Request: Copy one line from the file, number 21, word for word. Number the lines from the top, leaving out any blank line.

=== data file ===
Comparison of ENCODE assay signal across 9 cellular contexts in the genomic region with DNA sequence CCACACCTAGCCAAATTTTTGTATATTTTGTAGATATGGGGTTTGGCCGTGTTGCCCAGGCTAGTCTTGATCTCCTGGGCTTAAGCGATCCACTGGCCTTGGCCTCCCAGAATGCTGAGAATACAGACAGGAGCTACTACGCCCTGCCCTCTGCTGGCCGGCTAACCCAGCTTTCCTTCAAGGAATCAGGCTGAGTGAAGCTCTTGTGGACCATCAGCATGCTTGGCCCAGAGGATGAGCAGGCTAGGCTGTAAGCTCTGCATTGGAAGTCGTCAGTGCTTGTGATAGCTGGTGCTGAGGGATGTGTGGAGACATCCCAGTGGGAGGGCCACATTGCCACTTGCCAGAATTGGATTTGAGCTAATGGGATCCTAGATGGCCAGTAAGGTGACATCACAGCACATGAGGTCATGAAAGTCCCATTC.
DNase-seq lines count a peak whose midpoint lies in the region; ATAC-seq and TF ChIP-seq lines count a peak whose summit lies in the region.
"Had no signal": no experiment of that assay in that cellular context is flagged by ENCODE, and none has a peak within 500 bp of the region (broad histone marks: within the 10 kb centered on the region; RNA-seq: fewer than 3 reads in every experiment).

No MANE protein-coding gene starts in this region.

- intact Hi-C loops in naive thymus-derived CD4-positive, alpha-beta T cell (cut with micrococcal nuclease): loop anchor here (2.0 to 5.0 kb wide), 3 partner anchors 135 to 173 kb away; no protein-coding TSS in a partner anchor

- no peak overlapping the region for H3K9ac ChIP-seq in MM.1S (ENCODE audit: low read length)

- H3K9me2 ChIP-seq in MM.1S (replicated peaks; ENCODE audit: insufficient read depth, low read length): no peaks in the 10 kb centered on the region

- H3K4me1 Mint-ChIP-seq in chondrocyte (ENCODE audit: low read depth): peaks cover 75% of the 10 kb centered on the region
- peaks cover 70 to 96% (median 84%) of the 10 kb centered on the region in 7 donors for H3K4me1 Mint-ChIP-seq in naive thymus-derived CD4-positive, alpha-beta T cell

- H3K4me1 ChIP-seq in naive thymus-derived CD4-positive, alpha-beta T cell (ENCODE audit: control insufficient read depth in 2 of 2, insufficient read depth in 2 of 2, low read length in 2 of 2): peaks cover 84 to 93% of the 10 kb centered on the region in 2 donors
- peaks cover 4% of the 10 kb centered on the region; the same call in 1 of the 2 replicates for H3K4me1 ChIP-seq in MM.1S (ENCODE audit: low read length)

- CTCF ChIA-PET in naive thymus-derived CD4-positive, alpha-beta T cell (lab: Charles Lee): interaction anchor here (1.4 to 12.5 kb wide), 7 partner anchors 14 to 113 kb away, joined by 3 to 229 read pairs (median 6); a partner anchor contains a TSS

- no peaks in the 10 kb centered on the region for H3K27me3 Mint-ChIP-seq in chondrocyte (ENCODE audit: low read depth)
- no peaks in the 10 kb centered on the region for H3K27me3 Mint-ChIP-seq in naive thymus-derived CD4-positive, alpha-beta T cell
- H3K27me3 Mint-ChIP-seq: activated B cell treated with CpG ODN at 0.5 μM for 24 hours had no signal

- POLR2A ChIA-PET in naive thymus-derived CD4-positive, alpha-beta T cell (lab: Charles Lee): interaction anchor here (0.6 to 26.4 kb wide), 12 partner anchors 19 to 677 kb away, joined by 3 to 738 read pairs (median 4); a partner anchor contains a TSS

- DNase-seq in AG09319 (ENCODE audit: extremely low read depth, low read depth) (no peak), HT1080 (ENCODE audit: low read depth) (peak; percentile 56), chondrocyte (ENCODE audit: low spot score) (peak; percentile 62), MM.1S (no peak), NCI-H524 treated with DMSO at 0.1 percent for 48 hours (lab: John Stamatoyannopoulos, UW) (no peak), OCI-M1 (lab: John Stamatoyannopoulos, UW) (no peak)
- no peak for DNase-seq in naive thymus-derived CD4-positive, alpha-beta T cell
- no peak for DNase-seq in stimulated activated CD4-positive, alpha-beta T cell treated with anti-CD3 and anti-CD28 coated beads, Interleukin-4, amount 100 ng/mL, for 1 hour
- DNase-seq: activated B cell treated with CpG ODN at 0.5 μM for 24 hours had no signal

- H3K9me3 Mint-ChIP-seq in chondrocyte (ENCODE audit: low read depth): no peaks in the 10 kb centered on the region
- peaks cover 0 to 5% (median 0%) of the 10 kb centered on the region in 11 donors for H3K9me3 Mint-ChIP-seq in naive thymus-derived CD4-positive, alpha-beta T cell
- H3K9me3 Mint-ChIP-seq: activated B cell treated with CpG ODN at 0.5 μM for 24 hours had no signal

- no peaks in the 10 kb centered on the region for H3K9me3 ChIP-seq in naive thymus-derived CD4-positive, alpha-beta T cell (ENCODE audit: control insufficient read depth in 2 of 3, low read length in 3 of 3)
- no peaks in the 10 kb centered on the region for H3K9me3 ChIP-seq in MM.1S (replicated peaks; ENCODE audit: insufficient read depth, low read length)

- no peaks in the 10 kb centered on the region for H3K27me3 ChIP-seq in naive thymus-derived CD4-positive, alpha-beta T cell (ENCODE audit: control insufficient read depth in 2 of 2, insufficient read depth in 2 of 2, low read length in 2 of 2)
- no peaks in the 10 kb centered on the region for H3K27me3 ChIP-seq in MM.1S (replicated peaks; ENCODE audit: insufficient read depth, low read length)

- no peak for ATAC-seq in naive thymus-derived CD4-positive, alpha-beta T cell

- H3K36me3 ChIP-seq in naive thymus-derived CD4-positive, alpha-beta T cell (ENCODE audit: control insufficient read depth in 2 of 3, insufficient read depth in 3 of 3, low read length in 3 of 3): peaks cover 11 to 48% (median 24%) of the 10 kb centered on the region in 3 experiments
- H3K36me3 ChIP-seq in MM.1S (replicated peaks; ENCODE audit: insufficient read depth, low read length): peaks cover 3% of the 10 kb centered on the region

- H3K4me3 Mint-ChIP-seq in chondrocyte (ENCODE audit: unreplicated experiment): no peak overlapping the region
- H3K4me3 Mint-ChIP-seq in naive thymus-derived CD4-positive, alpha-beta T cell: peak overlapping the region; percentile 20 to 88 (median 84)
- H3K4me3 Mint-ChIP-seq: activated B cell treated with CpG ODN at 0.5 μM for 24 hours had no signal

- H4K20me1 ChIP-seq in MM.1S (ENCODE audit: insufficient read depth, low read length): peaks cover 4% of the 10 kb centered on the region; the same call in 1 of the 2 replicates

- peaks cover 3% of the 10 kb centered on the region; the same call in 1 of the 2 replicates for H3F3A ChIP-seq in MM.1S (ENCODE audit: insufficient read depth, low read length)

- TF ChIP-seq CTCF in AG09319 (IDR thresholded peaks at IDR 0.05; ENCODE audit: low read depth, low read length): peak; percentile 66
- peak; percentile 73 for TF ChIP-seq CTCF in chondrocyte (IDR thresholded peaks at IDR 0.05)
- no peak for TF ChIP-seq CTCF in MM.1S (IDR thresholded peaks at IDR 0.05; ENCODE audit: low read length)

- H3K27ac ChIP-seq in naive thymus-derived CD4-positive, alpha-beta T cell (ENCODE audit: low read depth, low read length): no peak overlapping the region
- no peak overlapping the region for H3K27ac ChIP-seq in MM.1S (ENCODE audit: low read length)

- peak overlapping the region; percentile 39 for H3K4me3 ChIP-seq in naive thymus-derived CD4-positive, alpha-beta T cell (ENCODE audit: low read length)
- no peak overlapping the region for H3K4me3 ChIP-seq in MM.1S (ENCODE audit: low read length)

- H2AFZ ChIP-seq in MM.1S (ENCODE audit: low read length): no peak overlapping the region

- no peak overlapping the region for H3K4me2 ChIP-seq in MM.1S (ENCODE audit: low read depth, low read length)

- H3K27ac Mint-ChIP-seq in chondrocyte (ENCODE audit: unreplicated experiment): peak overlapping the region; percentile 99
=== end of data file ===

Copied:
- H3K9me3 Mint-ChIP-seq in chondrocyte (ENCODE audit: low read depth): no peaks in the 10 kb centered on the region